Thus Tuscan Gold resembles trainer Chad Brown’s Preakness winners Cloud Computing (2017) and Early Voting (2022). All are lightly-raced sophomores who tested the waters on the Derby trail, but focused on the middle jewel as the right spot at that stage of their careers.

Tuscan Gold warrants particular respect given his performance in the Louisiana Derby at this 1 3/16-mile distance. Making his stakes debut, he was hung out wide throughout from post 10. He advanced to stalk the pace, but his inexperience told when he briefly lost position and got shuffled back on the far turn. Yet Tuscan Gold stayed on again down the lane, succumbing only to Catching Freedom and Honor Marie, who both came from the clouds. 

The Louisiana Derby sixth, Antiquarian, has since won the Peter Pan (G3). Perhaps a harbinger for the up-and-coming Tuscan Gold on Saturday?

But Tuscan Gold will need to progress to turn the tables on Catching Freedom, who is trainer Brad Cox’s first Derby grad to go right back into the wars here. His previous Preakness runners, Owendale and Warrior’s Charge, were classic newcomers when they finished third and fourth, respectively, in 2019. Thus Catching Freedom must stare down the same question as Mystik Dan about the two-week turnaround, while confronting a pace scenario that may also be less conducive to his style.

5. Weather watch: How wet will the track get by Preakness time?

With an 80% chance of rain in the forecast for Baltimore on Saturday, the Preakness is very likely to be contested on an off track. But will it be a total splash-fest, closer to good, or a muddy in-between?

Mystik Dan must be loving the forecast, considering that he posted his best Brisnet Speed rating (101) in his Southwest romp. Retired jockey Robby Albarado, who has been galloping the colt, made the following comments to the Preakness publicity team:

“He feels good on all tracks, but there’s something about this that he just gets over it easy. Going way back, and I’m not making a comparison, but Curlin (the Hall of Famer who won the 2007 Preakness with Albarado) was like that. On a muddy track, Curlin would just maul them. He got over it like glass, like an ice skater. This horse is similar in getting over it the same type of way.”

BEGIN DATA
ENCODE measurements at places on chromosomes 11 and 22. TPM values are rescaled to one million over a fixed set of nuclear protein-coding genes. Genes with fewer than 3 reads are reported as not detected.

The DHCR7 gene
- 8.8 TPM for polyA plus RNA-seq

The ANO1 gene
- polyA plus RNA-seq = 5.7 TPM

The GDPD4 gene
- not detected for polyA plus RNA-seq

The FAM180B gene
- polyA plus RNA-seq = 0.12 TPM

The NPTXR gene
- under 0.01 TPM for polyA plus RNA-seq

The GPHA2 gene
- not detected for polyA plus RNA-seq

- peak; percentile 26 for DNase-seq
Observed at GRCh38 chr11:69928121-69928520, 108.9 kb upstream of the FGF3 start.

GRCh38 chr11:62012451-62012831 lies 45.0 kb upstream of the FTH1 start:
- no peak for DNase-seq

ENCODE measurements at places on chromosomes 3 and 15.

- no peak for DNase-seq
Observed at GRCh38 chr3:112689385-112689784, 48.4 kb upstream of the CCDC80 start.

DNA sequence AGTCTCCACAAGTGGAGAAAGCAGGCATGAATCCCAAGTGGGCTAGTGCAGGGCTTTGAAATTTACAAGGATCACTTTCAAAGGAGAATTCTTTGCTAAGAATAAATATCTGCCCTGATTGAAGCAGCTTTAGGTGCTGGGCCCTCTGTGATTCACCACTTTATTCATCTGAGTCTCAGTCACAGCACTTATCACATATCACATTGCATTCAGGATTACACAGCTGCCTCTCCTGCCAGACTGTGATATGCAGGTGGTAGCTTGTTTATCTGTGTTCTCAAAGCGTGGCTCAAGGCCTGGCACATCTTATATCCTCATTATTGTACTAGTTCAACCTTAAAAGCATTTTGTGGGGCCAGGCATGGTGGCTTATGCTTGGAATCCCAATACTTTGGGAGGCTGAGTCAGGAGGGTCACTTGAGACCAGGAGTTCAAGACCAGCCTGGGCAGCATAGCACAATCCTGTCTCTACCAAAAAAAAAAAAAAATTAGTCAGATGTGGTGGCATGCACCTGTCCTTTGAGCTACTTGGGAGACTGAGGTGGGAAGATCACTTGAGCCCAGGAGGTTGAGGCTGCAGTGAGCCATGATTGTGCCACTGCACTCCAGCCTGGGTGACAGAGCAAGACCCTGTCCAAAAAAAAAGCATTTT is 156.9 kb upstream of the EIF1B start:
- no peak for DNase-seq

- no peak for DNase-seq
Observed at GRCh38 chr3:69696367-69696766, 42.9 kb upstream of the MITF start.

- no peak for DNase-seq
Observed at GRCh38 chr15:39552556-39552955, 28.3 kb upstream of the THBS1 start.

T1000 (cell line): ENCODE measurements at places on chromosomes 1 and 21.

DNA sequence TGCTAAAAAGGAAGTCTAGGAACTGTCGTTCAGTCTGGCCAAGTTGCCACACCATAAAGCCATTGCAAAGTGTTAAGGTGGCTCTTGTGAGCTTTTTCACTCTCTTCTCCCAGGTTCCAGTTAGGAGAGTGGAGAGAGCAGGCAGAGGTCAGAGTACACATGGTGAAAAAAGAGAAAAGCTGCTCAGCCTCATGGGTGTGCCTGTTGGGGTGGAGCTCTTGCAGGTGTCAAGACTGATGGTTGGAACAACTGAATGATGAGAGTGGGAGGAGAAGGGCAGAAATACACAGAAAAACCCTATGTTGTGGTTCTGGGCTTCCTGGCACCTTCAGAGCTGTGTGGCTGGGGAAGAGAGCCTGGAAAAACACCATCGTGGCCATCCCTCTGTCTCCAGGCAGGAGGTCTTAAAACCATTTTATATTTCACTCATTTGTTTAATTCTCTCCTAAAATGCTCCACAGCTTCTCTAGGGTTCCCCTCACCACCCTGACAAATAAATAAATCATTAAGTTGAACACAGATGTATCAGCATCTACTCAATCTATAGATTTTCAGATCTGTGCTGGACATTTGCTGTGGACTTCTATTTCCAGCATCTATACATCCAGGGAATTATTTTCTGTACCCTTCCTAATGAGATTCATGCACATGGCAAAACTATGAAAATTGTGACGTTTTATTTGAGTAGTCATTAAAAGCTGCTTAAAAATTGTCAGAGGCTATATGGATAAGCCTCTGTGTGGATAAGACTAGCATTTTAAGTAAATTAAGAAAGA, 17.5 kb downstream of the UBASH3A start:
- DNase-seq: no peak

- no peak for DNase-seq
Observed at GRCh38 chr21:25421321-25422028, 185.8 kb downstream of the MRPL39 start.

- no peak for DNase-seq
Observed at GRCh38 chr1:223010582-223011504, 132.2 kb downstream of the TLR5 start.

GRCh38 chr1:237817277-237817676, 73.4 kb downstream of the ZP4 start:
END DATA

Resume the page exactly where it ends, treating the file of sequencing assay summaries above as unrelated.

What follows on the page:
Who else is eligible to move up in the mud?

“Seize the Grey would be better on it,” Lukas said in the Preakness notes. “He’s already won on a wet track. I think he’d be fine. 

“The other horse, I don’t know,” Lukas added of Just Steel, who’s been beaten in both of his off-track attempts. “I’d rather it be dry for him. We’ll see. I don’t know exactly what he will do. Let’s just hope it’s dry.”

Catching Freedom was third in the Risen Star (G2) in his lone try over off going, but he was still lugging in then. It’s unclear, or questionable, if track condition had anything to do with his result.

Although Tuscan Gold has yet to race in such conditions, Brown’s assistant Jose Hernandez reported that the colt “seems to like it” in his training. By Medaglia d’Oro and out of a Curlin mare, he ought to be right in his element.

Imagination is another venturing into new territory, but progeny of Into Mischief boast an 18% strike rate in the mud. Maternal grandfather Empire Maker doesn’t hurt that profile either.  

From a big longshot perspective, Uncle Heavy is 2-for-2 on wet tracks. The Butch Reid pupil won a Pennsylvania-bred stakes last December over a good track at Parx, and his signature win in the Withers (G3) came at a muddy Aqueduct.